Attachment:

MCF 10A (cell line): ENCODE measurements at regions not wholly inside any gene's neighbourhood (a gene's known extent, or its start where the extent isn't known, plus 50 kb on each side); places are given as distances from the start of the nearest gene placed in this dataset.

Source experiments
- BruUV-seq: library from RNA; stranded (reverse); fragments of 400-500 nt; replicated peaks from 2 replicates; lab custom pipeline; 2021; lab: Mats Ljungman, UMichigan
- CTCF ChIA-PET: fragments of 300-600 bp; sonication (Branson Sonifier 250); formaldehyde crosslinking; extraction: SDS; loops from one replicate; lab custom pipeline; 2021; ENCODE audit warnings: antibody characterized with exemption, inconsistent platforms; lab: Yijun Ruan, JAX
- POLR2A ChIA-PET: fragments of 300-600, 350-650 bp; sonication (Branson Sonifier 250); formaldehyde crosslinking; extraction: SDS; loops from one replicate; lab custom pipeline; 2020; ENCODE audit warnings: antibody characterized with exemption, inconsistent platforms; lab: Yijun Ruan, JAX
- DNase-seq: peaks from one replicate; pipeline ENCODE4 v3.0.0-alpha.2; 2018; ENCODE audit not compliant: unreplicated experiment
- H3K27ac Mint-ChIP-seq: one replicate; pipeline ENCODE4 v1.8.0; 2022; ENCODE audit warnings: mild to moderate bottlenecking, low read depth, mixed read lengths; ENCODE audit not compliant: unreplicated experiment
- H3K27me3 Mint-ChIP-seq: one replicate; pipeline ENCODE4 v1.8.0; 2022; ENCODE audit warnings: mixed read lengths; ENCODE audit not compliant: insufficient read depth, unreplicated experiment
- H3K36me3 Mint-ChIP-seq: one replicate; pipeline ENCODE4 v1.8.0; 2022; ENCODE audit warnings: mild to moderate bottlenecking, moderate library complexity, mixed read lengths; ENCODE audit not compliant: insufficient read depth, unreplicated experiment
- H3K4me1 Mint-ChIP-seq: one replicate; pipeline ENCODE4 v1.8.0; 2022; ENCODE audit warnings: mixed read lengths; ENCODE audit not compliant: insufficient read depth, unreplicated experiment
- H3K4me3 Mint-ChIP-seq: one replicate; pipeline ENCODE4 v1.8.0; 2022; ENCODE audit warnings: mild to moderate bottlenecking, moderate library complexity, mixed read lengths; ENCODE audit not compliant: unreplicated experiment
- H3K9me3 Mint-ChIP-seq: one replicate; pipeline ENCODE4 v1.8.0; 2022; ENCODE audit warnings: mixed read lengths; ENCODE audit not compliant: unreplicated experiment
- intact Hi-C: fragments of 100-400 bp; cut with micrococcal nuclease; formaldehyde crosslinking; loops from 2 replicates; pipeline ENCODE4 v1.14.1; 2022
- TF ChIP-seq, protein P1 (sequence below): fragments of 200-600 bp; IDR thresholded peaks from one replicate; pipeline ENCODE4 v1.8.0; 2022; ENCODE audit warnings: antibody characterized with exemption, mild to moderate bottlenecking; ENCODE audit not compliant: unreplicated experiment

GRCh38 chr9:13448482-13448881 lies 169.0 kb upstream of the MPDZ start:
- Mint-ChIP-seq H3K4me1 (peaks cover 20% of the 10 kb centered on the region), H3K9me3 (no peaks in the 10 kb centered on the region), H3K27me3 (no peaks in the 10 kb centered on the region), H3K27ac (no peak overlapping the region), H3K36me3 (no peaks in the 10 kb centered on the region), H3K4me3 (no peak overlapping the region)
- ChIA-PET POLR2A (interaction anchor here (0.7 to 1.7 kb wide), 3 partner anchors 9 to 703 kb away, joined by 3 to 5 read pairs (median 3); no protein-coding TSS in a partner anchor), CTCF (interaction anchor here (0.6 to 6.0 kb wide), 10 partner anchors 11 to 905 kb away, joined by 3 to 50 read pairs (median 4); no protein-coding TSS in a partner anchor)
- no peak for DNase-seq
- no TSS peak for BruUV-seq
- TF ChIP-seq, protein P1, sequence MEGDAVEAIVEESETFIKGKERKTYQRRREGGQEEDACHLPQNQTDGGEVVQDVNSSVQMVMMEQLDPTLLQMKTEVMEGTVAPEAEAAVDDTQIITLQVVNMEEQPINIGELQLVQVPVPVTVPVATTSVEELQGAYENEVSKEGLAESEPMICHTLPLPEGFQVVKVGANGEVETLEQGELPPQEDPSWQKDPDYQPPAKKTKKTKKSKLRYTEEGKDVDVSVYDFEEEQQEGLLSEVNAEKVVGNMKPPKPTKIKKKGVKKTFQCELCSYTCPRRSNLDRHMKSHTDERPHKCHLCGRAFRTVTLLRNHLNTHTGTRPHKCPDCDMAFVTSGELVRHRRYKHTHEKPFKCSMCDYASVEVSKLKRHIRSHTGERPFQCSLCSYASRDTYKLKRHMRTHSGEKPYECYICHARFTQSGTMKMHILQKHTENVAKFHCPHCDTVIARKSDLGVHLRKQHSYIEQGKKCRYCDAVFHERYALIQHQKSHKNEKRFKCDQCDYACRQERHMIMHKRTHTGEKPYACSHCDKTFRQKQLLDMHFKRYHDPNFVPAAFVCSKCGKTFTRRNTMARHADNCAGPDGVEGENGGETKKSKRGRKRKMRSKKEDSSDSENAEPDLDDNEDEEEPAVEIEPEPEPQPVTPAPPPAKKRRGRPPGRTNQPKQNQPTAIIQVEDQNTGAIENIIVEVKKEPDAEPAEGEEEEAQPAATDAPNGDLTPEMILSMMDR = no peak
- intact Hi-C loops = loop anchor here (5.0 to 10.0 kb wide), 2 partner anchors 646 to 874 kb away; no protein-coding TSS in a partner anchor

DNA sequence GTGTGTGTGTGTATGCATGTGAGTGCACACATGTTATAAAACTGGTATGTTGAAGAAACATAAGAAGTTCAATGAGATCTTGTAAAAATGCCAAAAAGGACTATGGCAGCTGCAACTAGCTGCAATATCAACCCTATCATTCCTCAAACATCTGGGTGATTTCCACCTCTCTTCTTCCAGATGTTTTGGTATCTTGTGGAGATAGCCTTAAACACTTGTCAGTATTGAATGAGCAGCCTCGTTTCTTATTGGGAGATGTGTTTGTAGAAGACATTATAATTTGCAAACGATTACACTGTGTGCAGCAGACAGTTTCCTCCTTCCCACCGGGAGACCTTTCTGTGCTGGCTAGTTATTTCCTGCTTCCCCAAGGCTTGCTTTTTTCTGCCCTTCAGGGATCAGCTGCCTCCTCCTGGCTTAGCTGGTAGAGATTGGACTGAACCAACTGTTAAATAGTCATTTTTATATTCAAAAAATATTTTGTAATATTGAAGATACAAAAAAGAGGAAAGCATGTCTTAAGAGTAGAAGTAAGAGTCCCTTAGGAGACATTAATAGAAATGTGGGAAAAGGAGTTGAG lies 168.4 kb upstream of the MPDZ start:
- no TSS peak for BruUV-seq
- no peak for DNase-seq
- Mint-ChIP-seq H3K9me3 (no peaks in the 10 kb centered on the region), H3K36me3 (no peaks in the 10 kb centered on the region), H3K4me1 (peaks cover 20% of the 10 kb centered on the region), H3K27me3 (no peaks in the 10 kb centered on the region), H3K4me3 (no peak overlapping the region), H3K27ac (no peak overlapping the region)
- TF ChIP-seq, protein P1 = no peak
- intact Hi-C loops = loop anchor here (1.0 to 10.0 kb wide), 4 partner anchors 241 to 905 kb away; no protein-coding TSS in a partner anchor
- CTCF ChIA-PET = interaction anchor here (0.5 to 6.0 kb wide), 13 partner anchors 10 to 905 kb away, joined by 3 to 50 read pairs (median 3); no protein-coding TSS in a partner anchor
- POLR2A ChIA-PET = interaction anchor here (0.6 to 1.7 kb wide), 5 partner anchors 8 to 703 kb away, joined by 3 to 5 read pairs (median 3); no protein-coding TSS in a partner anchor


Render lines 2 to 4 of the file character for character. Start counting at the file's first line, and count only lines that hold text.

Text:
Source experiments
- BruUV-seq: library from RNA; stranded (reverse); fragments of 400-500 nt; replicated peaks from 2 replicates; lab custom pipeline; 2021; lab: Mats Ljungman, UMichigan
- CTCF ChIA-PET: fragments of 300-600 bp; sonication (Branson Sonifier 250); formaldehyde crosslinking; extraction: SDS; loops from one replicate; lab custom pipeline; 2021; ENCODE audit warnings: antibody characterized with exemption, inconsistent platforms; lab: Yijun Ruan, JAX